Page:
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Mines and Minerals (Development and Regulation) Amendment Bill, 2023 UPSC NOTE


How does the Mines and Minerals Bill 2023 aim to encourage private players?

  • The Bill omits at least six previously mentioned atomic minerals from a list of 12 which cannot be commercially mined. 

  • Being on the atomic minerals list, the exploration and mining of these six — lithium, beryllium, niobium, titanium, tantalum and zirconium, was previously reserved for government entities.

  • The Act prohibits pitting, trenching, drilling, and sub-surface excavation as part of reconnaissance, which included mapping and surveys. The Bill allows these prohibited activities.

  • The Bill also proposes a new type of licence to encourage reconnaissance — level and or prospective stage exploration by the private sector.

  • This exploration licence (EL), for a period of five years (extendable by two years), will be granted by the State government by way of competitive bidding. 

  • In these auctions, eligible explorers would bid on their desired percentage share of the auction premium which will be paid eventually by a mining lease holder up the sale of a successfully explored mine by the State government. 

  • The lowest bid by an explorer would win the EL auction. 

  • This licence will be issued for 29 minerals specified in the Seventh Schedule of the amended Act, which would include critical, strategic, and deep-seated minerals.

  • It also specifies the maximum area for exploration; activities in up to 1,000 sq km will be allowed under a single exploration licence.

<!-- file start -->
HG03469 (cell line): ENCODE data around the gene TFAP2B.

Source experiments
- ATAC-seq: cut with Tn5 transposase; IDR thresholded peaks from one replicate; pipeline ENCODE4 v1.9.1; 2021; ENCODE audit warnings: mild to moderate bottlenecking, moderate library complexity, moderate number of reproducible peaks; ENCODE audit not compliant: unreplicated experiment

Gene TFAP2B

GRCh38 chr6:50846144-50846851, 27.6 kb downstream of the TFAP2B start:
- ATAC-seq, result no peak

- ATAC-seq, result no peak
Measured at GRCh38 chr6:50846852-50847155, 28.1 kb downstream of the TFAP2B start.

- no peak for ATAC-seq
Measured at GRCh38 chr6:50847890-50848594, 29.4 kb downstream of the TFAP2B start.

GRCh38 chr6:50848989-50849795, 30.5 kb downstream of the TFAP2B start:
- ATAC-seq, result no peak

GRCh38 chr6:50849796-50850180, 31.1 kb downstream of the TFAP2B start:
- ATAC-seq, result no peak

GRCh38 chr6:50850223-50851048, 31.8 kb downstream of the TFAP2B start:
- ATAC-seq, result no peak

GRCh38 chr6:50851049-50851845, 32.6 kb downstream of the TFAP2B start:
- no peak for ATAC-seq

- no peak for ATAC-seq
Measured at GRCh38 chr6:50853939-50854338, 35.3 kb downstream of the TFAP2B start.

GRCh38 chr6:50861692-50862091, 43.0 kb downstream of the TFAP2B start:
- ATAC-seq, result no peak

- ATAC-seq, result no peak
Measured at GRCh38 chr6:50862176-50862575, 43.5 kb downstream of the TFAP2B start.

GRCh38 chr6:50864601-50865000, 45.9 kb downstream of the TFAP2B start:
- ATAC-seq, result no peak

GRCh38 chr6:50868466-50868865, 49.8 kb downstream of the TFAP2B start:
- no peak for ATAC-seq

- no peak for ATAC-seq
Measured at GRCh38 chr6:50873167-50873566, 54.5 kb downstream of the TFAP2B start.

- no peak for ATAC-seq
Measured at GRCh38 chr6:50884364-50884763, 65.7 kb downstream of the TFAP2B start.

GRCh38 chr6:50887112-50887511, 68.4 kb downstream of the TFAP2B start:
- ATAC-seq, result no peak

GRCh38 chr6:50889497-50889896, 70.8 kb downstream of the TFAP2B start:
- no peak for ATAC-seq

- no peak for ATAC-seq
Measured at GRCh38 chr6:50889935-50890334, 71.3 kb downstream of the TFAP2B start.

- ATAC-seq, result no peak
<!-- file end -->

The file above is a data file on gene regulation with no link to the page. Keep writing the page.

• The licence will be allowed to retain up to 25% of the originally authorised area after the first three years after submitting a report to the State government stating reasons for retention.

  • While most auctions are reserved for State governments in the Act, the Bill also reserves the conduct of auctions for composite licence and mining lease for specified critical and strategic minerals for the central government.

What are some of the possible issues and recommendations with the Bill’s proposals?

  • The primary way of generating revenue for a private company that has an exploration licence would be a share of the premium paid by the miner, which would come only after a successfully discovered mine is auctioned and operationalised.

  • Trends show that such a process could take years to materialise owing to government timelines for clearances or may not happen at all considering depending on the complexity of the deposit and geography.

    • Example : Ghorabhurani-Sagasahi Iron Ore Mine, a greenfield captive mine, which was auctioned in 2016. Even though it was a bulk mineral, production started only in late 2021, taking close to six years to receive the necessary clearances.

  • The explorer would not know how much revenue they will receive as the auction premium would be known only when a mine is successfully auctioned.

    • It’s feasible to auction something that has a known value (like a spectrum or a discovered mineral deposit), it is difficult to auction something for which exploration has not begun.

  • Besides, in its 2012 ruling, the Supreme Court had observed that since big capital investments go into discovering natural resources through exploration and mining contracts, companies would only want to spend big amounts if they’re assured of utilising any discovered resources. 

  • In the new policy, only the government can auction what an explorer has discovered and the latter would only get a share of the premium at an unknown stage. 

  • This is unlike other global jurisdictions where private explorers can sell their discoveries to miners.



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Learnerz IAS | Concept oriented UPSC Classes in Malayalam: Mines and Minerals (Development and Regulation) Amendment Bill, 2023 UPSC NOTE
Mines and Minerals (Development and Regulation) Amendment Bill, 2023 UPSC NOTE
Learnerz IAS | Concept oriented UPSC Classes in Malayalam
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